Strategy Bulletin  

21/01/2014

LOWER CHINESE GROWTH AND OPPORTUNITIES

One major investor concern as we start 2014 is declining Chinese growth. We do fully acknowledge that headline growth will trend lower going forward, but we consider this as a welcome and long-awaited development. The fundamental question in our opinion is rather whether the country will successfully transition to better quality growth, and the answer boils down to two questions: Does China really want a shift from investment-led to consumption-based growth? What are the obstacles, and will they prevent this transition from happening?

To the first question, recently observed evidence seems to support a positive answer. While the country’s growth did rely heavily on investment, exports and increasing current account surpluses until 2007 – and in turn financed US deficits, the trend has reversed, with Chinese external surplus having been more than quartered in 5 years, from 10.1% in 2007 to 2.4% in 2012 (upper chart). To follow on from these external adjustments, we now logically expect internal adjustments. Indeed, Chinese private consumption accounts for just 37% of GDP, 31% less than in the US. Yet, this could be the start of a new, albeit slowly evolving, trend. While last year’s reform agenda has lent more importance to domestic consumption (e.g. the administration’s desire to increase urbanization and improve property rights), the nature of fixed investment, although still very high at 47% of GDP in 2012, also appears to be evolving: in 2012, investment growth in the tertiary industry (services) overtook that of the secondary industry (manufacturing), and the trend appears intact for 2013 so far. In addition, the Chinese central bank (PBoC) has significantly reduced the size of its balance sheet, from a peak at 68% of GDP in 2009 to 56% today, effectively tightening its monetary policy and allowing the Chinese yuan (CNY) to appreciate (middle chart) – despite declining growth, moderate inflation and large losses of competitiveness. Resisting the “old” habit of boosting growth through currency devaluation is probably the best proof of China’s willingness to be a team player in the global rebalancing game.

So – what could stand in the way of a successful transition? The first obstacle is debt. Whilst China’s government gross debt, at just 26% of GDP in 2012 according to the IMF, appears very low, this measure does not account for massive local-government debt, which – as revealed by the audit published last month – had reached RMB 17.9 trn (34% of 2012 GDP) in June 2013. In addition, while state-owned enterprises (SOEs) have been kept afloat so far by artificially (and unfairly?) low interest rates, fundamentals are weak. SOEs’ liabilities-to-assets ratio has grown from 56% to 62% since 2007, and banks’ non-performing loans could therefore rise quickly when interest-rates liberalization unfolds. The second burning issue lies in the housing sector. House prices in the 4 main cities1 brushed a record high last November and are growing at an annual pace of 19%. In addition, consumers’ savings rates remain extremely high, at 42% of disposable income, and the unemployed population in urban areas is still expanding, which does not help consumption – not to mention the very thin social safety net. Finally, the opening of Chinese markets could lead to outflows. Any loss of control on that front could prompt Chinese authorities to again resort to currency devaluation.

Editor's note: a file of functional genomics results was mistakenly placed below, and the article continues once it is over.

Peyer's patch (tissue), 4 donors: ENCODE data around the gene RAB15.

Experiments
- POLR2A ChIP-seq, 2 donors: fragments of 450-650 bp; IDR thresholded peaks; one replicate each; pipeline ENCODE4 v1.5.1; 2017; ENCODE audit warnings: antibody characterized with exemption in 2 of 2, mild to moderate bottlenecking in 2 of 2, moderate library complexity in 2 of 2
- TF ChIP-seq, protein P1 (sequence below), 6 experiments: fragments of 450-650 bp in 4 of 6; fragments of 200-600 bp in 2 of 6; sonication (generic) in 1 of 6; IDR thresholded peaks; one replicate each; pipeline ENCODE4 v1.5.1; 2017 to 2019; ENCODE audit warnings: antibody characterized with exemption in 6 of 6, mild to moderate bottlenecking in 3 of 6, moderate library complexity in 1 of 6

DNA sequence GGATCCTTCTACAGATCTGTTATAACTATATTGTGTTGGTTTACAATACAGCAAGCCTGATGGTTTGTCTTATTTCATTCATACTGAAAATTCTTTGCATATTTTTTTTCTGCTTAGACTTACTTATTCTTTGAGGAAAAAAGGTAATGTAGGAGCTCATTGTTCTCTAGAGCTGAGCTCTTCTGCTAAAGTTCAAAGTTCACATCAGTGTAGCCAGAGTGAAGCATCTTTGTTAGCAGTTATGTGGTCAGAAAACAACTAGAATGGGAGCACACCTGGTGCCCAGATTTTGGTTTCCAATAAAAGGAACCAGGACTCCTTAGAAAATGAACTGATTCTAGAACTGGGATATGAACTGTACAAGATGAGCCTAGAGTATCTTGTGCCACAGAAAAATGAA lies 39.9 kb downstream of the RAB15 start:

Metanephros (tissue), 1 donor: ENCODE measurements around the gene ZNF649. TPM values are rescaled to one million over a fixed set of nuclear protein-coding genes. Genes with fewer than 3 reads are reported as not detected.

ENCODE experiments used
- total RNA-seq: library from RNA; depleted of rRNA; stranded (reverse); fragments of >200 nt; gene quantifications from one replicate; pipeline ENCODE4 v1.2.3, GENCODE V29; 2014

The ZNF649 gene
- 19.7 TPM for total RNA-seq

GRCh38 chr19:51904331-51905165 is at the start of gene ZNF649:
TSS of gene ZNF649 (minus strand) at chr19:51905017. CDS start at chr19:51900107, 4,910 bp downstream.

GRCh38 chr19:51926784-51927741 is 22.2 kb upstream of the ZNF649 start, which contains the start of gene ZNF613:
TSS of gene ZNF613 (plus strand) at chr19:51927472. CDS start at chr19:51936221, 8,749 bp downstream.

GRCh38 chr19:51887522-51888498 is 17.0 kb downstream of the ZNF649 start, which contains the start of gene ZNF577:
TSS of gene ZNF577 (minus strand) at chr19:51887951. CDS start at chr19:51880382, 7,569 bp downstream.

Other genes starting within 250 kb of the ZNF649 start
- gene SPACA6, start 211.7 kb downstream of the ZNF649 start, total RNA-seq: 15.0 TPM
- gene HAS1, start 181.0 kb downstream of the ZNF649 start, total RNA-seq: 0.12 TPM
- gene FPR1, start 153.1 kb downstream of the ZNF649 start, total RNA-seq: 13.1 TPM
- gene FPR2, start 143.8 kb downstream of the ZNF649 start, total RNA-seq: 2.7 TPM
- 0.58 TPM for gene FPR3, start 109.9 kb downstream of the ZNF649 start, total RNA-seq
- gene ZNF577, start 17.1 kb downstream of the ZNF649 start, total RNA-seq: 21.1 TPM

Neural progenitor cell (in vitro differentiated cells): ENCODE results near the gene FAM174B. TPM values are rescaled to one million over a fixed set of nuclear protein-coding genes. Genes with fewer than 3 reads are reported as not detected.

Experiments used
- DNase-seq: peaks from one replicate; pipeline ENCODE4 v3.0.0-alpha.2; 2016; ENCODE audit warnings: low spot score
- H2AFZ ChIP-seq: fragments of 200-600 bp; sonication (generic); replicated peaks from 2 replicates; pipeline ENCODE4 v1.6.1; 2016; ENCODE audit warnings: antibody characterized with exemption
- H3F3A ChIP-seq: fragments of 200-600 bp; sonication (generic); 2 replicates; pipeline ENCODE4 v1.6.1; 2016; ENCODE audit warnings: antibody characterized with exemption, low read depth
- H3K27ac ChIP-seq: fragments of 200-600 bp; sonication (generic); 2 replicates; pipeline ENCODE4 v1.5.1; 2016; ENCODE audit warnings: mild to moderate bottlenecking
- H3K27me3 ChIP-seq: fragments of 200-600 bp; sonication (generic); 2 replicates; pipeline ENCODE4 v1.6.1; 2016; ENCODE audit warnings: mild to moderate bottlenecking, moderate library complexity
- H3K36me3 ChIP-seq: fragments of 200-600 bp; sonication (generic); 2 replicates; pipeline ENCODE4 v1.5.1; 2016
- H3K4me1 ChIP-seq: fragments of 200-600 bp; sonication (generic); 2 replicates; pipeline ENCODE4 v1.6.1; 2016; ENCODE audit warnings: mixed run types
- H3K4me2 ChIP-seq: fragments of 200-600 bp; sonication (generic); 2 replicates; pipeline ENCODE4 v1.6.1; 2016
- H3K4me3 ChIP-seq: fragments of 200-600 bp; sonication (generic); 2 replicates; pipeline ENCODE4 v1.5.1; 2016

In that context, one interesting development in 2013 was the further opening of the offshore bond market, with currency swap agreements signed between the PBoC and BoE/ECB2. Indeed, the above analysis suggests that the CNY should pursue its strengthening trend. In addition, the newly investable Chinese bond market (Dim Sum) offers attractive yields compared to the developed world (lower chart). As such, the combination of elevated yields and a rising currency represents an interesting opportunity, even if monetary tightening and interest-rate liberalization could create volatility in the near term. For those not able (or willing) to invest in the bond market, we would recommend at least taking advantage of the appreciating currency.

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